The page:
Warehouses and distribution centers (DCs) that historically focused on shipping pallets are now managing cases for stores, eaches for customers, and other specific shipping requirements. This puts unique pressures on fulfillment centers that have to manage multiple hierarchies of inventories and multiple units of measure as efficiently as possible.
To make that happen, more companies are implementing unadaptable automated hardware and software systems. Because most fulfillment systems were built to manage separate inventories and only pallets or cases, they never had to touch individual items. When e-commerce and omnichannel came on the scene, many retailers shifted to using siloed inventories for specific channels. This approach is both inefficient and expensive.
No. 3: A Common Hardware and Software Infrastructure
For the demand-driven omnichannel retail supply chain to run smoothly, the system must be able to handle different types of configurable processes for both retail and e-commerce within a single common infrastructure. When that infrastructure includes all systems (i.e., both software and hardware solutions), the need to segregate the process based on inventory goes away.
With this, the need to track and respond to business growth across separate sales channels also goes away, making it easier for retailers to adopt a single supply chain view and strategy for those various sales channels. This enables intelligent forecasting, replenishment, and inventory management across the network — three things that no successful retailer can afford to be without in today’s competitive sales environment.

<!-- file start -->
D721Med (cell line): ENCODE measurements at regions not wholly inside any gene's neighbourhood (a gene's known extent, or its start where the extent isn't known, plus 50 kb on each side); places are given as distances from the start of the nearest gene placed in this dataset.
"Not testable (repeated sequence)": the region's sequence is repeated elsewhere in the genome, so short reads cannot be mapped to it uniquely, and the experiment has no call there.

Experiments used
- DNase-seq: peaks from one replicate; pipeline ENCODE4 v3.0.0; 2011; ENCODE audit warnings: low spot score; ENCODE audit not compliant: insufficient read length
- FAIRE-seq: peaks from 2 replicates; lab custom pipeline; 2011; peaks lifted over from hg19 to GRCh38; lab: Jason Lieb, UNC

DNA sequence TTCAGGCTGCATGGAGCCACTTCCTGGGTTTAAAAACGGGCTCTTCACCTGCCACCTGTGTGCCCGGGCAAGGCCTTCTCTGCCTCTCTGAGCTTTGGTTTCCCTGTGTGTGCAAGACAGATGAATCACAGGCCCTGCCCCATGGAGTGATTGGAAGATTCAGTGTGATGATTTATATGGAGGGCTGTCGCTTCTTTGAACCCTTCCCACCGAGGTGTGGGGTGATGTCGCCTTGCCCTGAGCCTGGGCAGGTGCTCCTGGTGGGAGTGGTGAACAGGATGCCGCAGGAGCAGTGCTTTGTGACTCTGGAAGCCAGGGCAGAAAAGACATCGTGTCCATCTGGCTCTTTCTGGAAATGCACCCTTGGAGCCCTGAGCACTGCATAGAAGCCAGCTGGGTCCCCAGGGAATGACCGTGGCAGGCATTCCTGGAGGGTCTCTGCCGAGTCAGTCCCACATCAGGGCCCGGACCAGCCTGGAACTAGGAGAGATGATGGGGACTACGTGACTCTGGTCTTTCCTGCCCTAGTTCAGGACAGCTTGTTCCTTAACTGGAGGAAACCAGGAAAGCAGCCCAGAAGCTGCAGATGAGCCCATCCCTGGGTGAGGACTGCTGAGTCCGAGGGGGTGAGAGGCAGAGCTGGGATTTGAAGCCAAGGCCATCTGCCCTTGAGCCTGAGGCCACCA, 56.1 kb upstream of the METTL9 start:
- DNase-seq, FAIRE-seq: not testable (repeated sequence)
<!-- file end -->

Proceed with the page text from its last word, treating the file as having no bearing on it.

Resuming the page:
Even the retailer that’s using different software systems in two different fulfillment centers is missing out on big efficiency gains enabled by common systems, data and information sharing. Some retailers believe that five years from now, 35 percent of their business is going to come through e-commerce. To support that growth, a high-yield fulfillment operating system can help them build out a common infrastructure that includes software and hardware that works and learns together to reduce errors, maximizes the efficiency from the same space, and helps drive revenue growth.
No. 4: Good Resource Utilization Across All Channels
On track to increase by more than 275 percent between 2014 and 2021, worldwide e-commerce sales are growing by leaps and bounds. As they work to harness this opportunity while also building out efficient omnichannel capabilities, the most successful retailers are also focused on getting the best resource utilization possible across all channels.
Getting there isn’t always easy. If, for example, an electronics retailer that’s using a siloed supply chain experiences a 5 percent uptick in e-commerce sales, utilizing resources across multiple channels may become extremely difficult. Those resources can be as basic as warehouse racking and shelving, or as complex as the software systems that support fulfillment, warehousing and transportation.